Saturday, April 21, 2007

Remembering Kurt Vonnegut

The inimitable Kurt Vonnegut died while I was wrestling with my spring sickness, and, a bit belatedly, I wanted to offer my own small tribute to this American literary genius.

I love his eight premises of Creative Writing 101, in the Intro to Bagombo Snuff Box (he called those early stories
"a bunch of Buddhist catnaps.") Here they are:

1. Use the time of a total stranger in such a way that he or she will
not feel the time was wasted.
2. Give the reader at least one character he or she can root for.
3. Every character should want something, even if it is only a glass
of water.
4. Every sentence must do one of two things -- reveal character or
advance the action.
5. Start as close to the end as possible.
6. Be a sadist. No matter how sweet and innocent your leading
characters, make awful things happen to them -- in order that the
reader may see what they are made of.
7. Write to please just one person. If you open a window and make
love to the world, so to speak, your story will get pneumonia.
8. Give your readers as much information as possible as soon as
possible. To heck with suspense. Readers should have such complete
understanding of what is going on, where and why, that they could
finish the story themselves, should cockroaches eat the last few
pages.

I love the earthy concision of these bits of advice. He then says
that Flannery O'Connor was the greatest short story writer of his
generation, and she broke practically every one of his rules but the
first. "Great writers tend to do that," he wrote. RIP, Vonnegut.

3 comments:

Bob Forbes said...

Macy - You struck a chord again with your memory of this unique and inspiring man. I know it seems weird to describe an author who often worked on such depressing themes in that vein, but he certainly became inspiring to me soon after I was introduced to his collection of short stories, "Welcome to the Monkey House" when I was about 18. I became hooked for the next couple of years on the writings of this man who saw the world differently than anyone else I had encountered up to that point. Even in the depth of his depression he was able to imagine possibilities that gave his readers a glimmer of hope. I moved on to "Slaughterhouse Five," "Cat's Cradle," "Sirens of Titan," and "God Bless You, Mr. Rosewater" all in the course of a summer. I was quite surprised when my mother even picked up my paperback of the last book I mentioned because she said that Eliot Rosewater (shown sitting on the toilet in his long underwear on the book's cover) bore a striking resemblance to my paternal grandfather. Then when she read a few chapters of the book, she said he acted like my grandfather too. So Kurt Vonnegut gave me my first real glimpse into the storied life of my father's dad who had died 2 years before I was born. I also remember how Vonnegut influenced a number of us in our Peace Corps group as we repeated his line "...and so it goes," in response to inexplicable things that seemed to occur with amazing regularity in the Kingdom of Tonga, don't you?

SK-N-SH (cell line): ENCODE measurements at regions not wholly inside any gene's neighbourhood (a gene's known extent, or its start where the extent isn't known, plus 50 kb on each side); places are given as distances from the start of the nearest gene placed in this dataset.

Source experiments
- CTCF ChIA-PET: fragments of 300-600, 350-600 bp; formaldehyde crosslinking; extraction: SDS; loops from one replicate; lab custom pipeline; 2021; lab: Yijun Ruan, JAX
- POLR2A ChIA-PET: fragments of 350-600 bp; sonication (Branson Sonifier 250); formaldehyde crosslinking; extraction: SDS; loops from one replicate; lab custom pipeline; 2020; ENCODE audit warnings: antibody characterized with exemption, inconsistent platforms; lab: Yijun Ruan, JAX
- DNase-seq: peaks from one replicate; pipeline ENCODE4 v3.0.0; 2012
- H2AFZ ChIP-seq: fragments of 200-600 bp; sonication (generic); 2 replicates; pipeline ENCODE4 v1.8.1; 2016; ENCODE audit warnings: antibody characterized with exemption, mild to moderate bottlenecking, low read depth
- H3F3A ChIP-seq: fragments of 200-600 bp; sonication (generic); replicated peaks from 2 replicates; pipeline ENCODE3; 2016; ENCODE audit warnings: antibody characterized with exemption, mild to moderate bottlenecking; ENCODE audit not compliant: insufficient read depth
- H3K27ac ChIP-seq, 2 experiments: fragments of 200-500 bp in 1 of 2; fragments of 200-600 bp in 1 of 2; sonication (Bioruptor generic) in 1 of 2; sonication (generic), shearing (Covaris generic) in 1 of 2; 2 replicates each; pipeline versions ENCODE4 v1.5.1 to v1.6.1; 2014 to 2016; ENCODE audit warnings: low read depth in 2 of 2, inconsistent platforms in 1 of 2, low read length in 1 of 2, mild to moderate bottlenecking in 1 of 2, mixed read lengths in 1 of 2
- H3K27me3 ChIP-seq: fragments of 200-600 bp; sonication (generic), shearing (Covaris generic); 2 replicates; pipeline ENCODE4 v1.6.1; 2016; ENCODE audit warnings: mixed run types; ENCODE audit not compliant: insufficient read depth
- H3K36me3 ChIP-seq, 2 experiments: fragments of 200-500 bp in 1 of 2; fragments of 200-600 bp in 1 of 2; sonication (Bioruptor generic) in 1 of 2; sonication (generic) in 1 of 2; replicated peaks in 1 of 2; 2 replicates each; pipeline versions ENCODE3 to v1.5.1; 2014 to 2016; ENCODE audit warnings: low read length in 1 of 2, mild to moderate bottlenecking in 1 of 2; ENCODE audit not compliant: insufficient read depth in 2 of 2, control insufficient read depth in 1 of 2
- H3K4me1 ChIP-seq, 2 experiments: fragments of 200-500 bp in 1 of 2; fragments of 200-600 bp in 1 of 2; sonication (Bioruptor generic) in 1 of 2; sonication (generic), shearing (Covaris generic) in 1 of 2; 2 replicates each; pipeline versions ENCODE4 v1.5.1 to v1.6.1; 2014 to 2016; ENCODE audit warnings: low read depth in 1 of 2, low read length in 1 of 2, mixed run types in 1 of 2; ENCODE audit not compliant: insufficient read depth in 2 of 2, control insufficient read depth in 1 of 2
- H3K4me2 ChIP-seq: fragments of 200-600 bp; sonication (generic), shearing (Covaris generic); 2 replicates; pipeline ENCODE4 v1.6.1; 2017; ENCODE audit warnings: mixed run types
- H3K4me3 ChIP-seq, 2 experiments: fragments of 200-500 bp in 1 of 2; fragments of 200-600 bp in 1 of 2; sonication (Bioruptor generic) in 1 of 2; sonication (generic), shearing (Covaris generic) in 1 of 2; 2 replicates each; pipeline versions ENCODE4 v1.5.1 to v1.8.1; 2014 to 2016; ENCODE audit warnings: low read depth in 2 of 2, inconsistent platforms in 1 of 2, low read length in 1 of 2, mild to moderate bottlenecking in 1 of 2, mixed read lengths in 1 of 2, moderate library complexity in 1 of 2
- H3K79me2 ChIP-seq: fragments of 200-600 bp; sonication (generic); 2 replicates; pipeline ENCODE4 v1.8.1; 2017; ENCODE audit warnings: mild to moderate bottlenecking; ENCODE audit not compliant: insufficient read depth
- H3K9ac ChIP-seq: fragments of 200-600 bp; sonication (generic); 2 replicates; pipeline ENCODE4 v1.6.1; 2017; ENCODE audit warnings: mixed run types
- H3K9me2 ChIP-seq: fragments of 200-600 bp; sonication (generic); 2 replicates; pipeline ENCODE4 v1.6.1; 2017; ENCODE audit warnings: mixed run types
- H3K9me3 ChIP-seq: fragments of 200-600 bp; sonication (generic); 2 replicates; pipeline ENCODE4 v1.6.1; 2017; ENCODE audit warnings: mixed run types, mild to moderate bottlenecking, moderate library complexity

'Ofa atu,
Lopeti F.

Macy said...

Great reminiscences here, Bob -- and so good to hear from you again. The part about Eliot Rosewater looking like your grandfather is a particularly rich detail. Thanks for keeping in touch.

Bob Forbes said...

Dear Macy - You opened the door just enough with your remark about Eliot Rosewater's resemblance to my grandfather Gus Forbes, that I'm obliged to add a little more to my earlier comment.

It is such a vivid memory for me when I was 18 or so, reading Vonnegut's "God Bless You, Mr. Rosewater" while hanging around at my parents' home for a few days between college semesters. My mother, who had long since stopped taking any interest in the weird stuff I was reading as a teenager, suddenly picked up my paperback one day and pointed to the cover picture of Mr. Rosewater on the toilet in his long underwear with his bottle of bourbon and 'other medications' close at hand. She blurted out, "That's Papa Gus!" referring to her father-in-law and my grandfather, Gus Forbes.

Then she proceeded to tell me that, in his later years, Grandpa Gus would spend a good part of many mornings "relaxing" on his throne in the bathroom with a drink of whiskey and the morning newspaper. At times, he would call out to his wife from behind the closed door, "Emma, bring me another drink!" She complied of course (this being the late 1940's), but confided to my mother that she considered such service to her ol' hubby to be really demeaning, and she could hardly stand it...

My Grandpa Gus Forbes was a successful gentleman farmer and tobacconist of his day, and a highly respected man in eastern North Carolina. The Pitt County Historical Society asked me to do a brief biography on him for their Chronicles a couple of years ago, and I gladly complied. Parts of it are a hoot and I'd be glad to share with you, upon request, of course;-)

Nofo a e!
Lopeti F.